Evan F. Moore is a culture/entertainment writer with the Chicago Sun-Times. Evan attended Donald Trump’s Chicago rally and lived to tell about it.
In the past month or so, I’ve watched so many people from my various social circles debate the activities—past and current—of former NFL quarterback Michael Vick.
When the NFL announced that Vick was named an honorary captain for the Pro Bowl, many of his detractors wanted to rehash the same arguments from yesteryear.
A Change.org petition named “NFL: Stop Michael Vick from being Pro Bowl Captain,” which got more than 435,000 signatures, said this in its bio: “Mike Vick does not deserve the honor of being Pro Bowl Captain. He is a convicted felon and a known animal abuser, is this who we want our children to look up to?”
And the bio for a dueling petition from the same website named “Do NOT remove Michael Vick as Pro Bowl Captain,” which has about 295,000 supporters, states: “The same people who will preach about forgiveness for injustices against human life will hold grudges in regards to animals. Forgiveness is forgiveness.”
The first take exposes a double standard. After all, one could say Vick represents what our country says are the goals of imprisonment: rehabilitation and becoming a productive member of society.
Here’s what we know about Vick’s conviction: he served 18 months (three times the amount most people receive) in federal prison after admitting in 2007 that he participated in illegal dog fighting, the killing of dogs, and operating a business enterprise that involved illegal gambling. He also agreed to pay for the care of the surviving dogs.
And here’s what we know about his life post-prison: he resumed his NFL career and partnered with the Humane Society, spoke to young people and inmates about his life and crimes, and testified before Congress to stiffen dogfighting penalties.
Have you seen People for the Ethical Treatment of Animals (PETA)—another Vick detractor—hold anti-dogfighting seminars on the south or west sides of Chicago?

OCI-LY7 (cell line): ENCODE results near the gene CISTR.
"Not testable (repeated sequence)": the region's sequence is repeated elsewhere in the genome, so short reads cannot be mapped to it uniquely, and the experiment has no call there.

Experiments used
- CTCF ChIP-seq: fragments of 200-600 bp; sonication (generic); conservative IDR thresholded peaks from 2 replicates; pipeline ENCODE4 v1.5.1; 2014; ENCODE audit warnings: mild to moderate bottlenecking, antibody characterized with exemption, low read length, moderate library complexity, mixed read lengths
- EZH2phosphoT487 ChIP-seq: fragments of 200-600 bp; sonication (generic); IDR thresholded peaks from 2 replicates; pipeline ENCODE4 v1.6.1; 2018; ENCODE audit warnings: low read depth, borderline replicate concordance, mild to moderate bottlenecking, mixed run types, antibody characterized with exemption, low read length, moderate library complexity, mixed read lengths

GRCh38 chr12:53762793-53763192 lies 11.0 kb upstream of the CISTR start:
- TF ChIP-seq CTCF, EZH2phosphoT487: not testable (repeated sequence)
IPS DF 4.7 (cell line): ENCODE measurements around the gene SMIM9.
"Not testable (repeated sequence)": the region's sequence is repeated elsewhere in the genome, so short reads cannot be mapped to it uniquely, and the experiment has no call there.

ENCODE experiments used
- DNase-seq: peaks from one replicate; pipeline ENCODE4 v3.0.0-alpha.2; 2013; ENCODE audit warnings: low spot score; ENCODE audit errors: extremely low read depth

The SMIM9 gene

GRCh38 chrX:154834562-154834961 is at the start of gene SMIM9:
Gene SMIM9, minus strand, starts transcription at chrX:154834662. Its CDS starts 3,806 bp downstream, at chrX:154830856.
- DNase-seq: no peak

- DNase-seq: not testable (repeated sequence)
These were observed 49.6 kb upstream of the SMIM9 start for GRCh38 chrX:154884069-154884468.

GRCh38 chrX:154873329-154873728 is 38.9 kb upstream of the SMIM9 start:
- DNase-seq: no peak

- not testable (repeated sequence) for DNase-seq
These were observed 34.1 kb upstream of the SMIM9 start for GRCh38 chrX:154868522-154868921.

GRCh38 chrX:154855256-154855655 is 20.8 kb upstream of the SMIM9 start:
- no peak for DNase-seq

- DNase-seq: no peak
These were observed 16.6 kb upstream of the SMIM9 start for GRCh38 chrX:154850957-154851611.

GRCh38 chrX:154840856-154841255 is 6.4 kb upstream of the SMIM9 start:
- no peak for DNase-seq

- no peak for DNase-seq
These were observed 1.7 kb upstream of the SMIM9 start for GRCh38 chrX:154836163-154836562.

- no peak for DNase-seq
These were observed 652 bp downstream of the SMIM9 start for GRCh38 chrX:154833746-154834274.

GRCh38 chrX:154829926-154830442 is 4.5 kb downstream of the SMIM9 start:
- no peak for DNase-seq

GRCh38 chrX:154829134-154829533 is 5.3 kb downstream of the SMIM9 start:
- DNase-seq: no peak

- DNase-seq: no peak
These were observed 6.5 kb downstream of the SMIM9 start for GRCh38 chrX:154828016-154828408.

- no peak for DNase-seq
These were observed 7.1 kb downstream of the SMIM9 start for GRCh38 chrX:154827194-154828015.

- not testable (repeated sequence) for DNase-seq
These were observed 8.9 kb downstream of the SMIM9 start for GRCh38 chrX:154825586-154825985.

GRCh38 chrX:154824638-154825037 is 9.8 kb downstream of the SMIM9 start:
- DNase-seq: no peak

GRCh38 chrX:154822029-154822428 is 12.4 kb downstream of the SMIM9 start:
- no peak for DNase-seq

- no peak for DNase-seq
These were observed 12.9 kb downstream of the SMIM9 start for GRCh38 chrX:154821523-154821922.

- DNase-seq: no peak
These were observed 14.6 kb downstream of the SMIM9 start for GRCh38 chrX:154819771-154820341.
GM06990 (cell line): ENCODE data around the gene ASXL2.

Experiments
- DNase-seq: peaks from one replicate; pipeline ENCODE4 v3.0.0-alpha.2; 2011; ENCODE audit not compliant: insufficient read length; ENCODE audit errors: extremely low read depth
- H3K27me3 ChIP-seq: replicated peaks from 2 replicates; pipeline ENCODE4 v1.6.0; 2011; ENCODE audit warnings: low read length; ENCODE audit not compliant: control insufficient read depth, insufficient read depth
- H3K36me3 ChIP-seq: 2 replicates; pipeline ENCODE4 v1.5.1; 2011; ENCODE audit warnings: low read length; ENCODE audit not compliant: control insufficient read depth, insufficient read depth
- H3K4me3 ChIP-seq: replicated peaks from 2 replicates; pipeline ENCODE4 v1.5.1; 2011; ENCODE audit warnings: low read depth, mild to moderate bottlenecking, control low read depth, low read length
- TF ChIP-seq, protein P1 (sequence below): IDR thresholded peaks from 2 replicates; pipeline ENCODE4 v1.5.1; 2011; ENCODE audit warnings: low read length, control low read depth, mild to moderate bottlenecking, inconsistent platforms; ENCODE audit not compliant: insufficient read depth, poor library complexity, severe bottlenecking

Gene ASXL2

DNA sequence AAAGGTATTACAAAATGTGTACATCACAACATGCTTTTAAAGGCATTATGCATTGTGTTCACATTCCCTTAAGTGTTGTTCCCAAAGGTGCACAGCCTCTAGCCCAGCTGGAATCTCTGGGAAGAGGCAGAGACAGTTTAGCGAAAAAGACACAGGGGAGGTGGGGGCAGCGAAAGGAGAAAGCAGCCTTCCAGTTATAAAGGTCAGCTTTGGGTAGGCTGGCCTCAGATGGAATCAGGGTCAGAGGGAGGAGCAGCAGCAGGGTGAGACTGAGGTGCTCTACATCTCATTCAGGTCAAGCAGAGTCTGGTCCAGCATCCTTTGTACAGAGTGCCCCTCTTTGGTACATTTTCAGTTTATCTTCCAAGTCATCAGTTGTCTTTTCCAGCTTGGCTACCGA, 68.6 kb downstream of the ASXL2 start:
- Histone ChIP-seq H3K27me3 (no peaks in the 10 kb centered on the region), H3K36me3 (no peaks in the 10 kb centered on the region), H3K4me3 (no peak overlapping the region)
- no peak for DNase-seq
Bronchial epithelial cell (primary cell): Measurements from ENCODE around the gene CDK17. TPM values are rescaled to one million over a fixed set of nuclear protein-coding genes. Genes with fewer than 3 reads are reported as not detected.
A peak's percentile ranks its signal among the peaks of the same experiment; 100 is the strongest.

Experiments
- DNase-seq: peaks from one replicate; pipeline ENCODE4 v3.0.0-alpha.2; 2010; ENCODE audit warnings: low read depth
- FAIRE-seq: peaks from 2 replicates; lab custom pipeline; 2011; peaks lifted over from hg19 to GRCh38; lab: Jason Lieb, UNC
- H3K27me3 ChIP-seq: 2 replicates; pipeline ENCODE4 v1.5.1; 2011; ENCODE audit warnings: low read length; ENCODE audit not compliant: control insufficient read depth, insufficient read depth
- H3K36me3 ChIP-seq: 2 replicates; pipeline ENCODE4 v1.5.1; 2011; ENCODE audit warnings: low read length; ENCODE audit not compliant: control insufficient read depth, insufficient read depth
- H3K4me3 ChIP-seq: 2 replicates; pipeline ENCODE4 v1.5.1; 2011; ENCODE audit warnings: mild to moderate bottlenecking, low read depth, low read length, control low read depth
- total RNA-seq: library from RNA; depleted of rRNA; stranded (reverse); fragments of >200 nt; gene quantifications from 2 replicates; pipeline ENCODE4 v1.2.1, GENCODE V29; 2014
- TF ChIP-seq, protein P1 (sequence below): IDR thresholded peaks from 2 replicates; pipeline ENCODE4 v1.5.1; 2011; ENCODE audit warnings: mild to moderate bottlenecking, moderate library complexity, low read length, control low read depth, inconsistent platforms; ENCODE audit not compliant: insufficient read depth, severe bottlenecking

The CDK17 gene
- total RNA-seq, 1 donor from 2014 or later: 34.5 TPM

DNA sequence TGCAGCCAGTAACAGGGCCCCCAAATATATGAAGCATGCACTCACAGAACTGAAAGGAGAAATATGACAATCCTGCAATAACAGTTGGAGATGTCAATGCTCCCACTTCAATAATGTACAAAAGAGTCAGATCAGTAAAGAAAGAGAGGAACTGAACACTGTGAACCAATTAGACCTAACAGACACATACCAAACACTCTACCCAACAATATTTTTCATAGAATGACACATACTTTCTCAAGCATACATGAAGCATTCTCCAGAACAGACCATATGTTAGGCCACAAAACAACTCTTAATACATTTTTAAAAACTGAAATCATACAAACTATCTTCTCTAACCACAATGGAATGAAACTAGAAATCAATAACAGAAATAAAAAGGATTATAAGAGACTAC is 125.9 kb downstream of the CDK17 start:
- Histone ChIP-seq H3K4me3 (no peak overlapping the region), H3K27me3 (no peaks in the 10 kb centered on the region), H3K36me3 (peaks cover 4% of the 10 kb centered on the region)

I didn’t think so. And one of their former employees admitted in the ESPN documentary that the outrage would’ve been different if Peyton Manning—a white quarterback—had participated in dogfighting instead of Vick.
It’s a slap in the face to tell Black folks that the outrage surrounding Vick’s Pro Bowl involvement isn’t about race. In fact, many Black folks view the Vick outrage as white people caring more about dogs than Black people.
And why did Vick’s detractors care so much about a game that swaths of football fans don’t even watch?
What Michael Vick did was heinous. However, it should bother everyone that he spent more time in prison than anyone who’s responsible for killing Black people in the race massacres in Chicago and Tulsa (The Watchmen TV series didn’t make that up). Vick served time while George Zimmerman, Cleveland police officer Timothy Loehmann, and countless others who have killed or injured Black folks for merely existing, have escaped conviction.
Me calling out this hypocrisy shouldn’t be conflated with a hatred of dogs or going easy on Vick because he’s famous—and Black. I just think that people can direct their energy elsewhere; there are plenty of issues to go around.
ESPN’s 30 for 30 documentaries on Vick’s life and career will likely continue to intensify the debate about his place in history.
Some of you may turn your nose up at what I’ve written.
But ask yourself this question: Do you see people from marginalized communities—Black folks—needing to be saved? Or as equals?
Plenty of famous white folks have been convicted of crimes—including financial crimes that had devastating effects on people and the economy—and have gone on to lead successful public lives after serving their time. They’re not only given the benefit of the doubt; no one is writing, tweeting, or retweeting lengthy think pieces about whether they should be allowed back in the public sphere.
If people—looking at you, white people—really believe in the power of rehabilitation, it’s time to stop demonizing Black men like Vick and to extend to them the same grace other people seem to get. If you can’t do it, we all know why that is. v